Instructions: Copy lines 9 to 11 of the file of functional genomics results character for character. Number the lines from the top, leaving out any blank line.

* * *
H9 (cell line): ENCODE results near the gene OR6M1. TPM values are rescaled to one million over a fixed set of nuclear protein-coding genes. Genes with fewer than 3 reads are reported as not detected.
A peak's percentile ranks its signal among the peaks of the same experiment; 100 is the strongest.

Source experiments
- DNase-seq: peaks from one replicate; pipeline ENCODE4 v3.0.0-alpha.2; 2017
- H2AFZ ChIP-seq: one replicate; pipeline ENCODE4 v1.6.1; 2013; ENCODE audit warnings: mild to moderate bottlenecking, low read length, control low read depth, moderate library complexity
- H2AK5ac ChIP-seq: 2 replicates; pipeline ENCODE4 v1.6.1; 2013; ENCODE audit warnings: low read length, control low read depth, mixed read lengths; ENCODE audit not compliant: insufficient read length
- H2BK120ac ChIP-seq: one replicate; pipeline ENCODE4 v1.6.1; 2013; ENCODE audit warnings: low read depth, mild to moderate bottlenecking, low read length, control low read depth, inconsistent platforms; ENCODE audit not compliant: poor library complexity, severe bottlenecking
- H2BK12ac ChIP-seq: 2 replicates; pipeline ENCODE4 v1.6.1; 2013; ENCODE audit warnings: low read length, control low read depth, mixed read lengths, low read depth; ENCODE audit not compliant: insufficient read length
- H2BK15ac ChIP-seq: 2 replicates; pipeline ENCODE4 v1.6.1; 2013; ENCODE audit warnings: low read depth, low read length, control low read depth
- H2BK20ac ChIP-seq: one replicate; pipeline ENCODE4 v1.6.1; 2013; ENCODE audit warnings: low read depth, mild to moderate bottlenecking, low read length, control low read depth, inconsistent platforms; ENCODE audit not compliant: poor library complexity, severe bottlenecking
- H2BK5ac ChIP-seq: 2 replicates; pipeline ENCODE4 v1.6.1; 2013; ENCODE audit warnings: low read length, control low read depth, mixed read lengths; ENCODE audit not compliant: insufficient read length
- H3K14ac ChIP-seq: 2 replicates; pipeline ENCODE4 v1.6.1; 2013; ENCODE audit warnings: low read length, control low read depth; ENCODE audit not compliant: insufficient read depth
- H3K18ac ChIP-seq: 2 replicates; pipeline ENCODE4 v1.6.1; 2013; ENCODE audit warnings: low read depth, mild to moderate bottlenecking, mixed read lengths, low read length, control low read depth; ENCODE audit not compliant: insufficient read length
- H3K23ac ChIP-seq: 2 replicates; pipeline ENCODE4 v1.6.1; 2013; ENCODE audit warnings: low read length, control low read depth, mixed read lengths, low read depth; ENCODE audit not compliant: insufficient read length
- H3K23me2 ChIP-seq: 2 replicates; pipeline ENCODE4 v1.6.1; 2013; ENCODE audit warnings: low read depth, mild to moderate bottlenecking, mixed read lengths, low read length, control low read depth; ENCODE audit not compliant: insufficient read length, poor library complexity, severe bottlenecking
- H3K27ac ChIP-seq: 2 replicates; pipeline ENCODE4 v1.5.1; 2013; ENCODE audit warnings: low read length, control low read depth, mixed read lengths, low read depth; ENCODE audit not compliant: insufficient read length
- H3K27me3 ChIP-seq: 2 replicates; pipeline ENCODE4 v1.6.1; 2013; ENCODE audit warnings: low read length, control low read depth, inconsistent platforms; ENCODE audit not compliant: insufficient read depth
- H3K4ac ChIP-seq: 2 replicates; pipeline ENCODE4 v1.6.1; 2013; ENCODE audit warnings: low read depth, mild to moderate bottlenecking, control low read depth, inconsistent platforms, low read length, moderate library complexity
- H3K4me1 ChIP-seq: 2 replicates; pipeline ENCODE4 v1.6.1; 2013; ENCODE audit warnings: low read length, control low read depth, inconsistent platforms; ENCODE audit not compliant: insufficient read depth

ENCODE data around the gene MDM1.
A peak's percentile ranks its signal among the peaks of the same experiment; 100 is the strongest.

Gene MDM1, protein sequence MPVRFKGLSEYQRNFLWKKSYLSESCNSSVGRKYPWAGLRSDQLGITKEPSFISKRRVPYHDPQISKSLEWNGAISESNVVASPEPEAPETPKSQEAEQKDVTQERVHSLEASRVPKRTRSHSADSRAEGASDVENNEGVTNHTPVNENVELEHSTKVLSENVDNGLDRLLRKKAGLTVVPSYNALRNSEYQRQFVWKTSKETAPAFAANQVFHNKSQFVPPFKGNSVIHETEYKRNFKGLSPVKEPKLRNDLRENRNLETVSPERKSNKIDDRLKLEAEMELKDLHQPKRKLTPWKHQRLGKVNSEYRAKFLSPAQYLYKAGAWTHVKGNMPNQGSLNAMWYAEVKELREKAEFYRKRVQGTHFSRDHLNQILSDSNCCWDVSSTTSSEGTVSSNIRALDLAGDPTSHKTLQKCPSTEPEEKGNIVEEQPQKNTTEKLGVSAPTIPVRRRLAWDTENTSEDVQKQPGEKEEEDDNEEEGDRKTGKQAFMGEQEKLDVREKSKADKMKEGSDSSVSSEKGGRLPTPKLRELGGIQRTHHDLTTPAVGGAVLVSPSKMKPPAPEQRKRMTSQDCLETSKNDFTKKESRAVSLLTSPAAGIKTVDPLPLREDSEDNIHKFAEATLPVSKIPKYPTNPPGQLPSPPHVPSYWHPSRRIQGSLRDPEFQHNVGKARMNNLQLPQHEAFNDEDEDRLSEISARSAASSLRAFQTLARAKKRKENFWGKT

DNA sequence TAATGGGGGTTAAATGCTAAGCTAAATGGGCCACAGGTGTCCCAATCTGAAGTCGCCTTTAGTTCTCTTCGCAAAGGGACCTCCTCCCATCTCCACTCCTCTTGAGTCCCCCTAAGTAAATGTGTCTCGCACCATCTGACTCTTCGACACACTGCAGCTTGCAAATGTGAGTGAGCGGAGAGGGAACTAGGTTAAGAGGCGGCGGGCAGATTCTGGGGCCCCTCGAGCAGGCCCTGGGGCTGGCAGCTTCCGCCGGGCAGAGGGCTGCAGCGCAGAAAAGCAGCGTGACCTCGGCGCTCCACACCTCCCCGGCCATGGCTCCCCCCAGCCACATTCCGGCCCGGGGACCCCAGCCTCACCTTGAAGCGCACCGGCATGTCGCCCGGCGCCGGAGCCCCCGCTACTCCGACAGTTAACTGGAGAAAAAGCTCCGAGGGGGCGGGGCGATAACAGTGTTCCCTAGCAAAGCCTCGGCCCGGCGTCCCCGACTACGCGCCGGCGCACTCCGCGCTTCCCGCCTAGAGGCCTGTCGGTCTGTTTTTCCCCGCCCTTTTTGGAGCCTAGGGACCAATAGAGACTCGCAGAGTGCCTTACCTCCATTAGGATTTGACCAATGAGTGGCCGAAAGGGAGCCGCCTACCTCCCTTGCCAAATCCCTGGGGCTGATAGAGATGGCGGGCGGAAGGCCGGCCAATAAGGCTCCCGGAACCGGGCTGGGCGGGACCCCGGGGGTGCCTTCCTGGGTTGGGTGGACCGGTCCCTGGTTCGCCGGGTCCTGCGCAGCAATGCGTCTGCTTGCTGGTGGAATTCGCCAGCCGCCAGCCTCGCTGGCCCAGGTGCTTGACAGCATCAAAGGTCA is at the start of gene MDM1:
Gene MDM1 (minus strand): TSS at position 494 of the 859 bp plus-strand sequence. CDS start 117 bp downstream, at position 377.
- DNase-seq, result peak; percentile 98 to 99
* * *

- H2BK15ac ChIP-seq: 2 replicates; pipeline ENCODE4 v1.6.1; 2013; ENCODE audit warnings: low read depth, low read length, control low read depth
- H2BK20ac ChIP-seq: one replicate; pipeline ENCODE4 v1.6.1; 2013; ENCODE audit warnings: low read depth, mild to moderate bottlenecking, low read length, control low read depth, inconsistent platforms; ENCODE audit not compliant: poor library complexity, severe bottlenecking
- H2BK5ac ChIP-seq: 2 replicates; pipeline ENCODE4 v1.6.1; 2013; ENCODE audit warnings: low read length, control low read depth, mixed read lengths; ENCODE audit not compliant: insufficient read length